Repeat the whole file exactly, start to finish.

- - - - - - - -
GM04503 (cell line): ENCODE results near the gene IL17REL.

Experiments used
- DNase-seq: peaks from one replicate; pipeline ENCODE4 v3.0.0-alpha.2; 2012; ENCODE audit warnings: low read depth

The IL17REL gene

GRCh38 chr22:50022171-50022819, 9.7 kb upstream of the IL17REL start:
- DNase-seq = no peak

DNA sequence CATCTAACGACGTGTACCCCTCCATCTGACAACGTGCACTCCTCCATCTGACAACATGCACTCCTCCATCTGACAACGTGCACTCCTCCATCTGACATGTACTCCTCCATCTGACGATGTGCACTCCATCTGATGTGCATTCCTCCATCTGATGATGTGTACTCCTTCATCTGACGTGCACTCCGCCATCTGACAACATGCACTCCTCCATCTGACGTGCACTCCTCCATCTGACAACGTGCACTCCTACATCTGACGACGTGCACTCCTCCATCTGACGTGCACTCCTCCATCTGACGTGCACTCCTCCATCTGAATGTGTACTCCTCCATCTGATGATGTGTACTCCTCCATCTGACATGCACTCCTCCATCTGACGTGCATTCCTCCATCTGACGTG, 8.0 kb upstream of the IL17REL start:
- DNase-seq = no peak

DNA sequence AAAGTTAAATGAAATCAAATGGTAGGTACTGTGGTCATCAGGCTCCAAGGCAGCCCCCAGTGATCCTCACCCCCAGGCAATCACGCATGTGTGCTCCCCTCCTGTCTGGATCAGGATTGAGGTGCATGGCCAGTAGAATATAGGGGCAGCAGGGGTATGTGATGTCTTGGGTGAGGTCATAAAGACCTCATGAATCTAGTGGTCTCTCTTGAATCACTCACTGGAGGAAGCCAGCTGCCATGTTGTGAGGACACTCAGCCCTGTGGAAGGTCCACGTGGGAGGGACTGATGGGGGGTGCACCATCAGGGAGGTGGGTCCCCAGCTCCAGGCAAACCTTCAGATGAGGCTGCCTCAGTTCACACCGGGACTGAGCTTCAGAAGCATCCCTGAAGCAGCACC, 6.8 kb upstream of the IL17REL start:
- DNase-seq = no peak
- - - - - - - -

GM04503 (cell line): ENCODE results near the gene IL17REL.

Experiments used
- DNase-seq: peaks from one replicate; pipeline ENCODE4 v3.0.0-alpha.2; 2012; ENCODE audit warnings: low read depth

The IL17REL gene

GRCh38 chr22:50022171-50022819, 9.7 kb upstream of the IL17REL start:
- DNase-seq = no peak

DNA sequence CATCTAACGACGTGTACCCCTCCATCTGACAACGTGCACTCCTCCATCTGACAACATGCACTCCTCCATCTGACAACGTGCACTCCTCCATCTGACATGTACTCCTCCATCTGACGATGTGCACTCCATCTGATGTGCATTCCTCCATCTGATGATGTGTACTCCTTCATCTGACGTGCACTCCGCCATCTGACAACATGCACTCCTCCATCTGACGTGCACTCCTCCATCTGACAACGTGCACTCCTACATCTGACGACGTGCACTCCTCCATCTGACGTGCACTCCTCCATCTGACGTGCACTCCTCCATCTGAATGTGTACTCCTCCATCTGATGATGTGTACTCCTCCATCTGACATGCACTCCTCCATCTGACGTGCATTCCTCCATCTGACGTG, 8.0 kb upstream of the IL17REL start:
- DNase-seq = no peak

DNA sequence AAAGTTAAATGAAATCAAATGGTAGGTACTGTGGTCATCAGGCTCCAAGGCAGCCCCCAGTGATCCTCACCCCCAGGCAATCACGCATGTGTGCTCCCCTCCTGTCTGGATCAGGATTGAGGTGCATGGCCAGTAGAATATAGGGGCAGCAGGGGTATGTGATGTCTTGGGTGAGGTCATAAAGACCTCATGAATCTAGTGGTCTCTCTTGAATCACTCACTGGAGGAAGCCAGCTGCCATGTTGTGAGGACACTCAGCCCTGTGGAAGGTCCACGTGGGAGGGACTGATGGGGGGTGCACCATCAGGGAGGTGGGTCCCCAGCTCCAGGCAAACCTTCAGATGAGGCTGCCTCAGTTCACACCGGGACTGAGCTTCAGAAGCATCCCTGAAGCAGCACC, 6.8 kb upstream of the IL17REL start:
- DNase-seq = no peak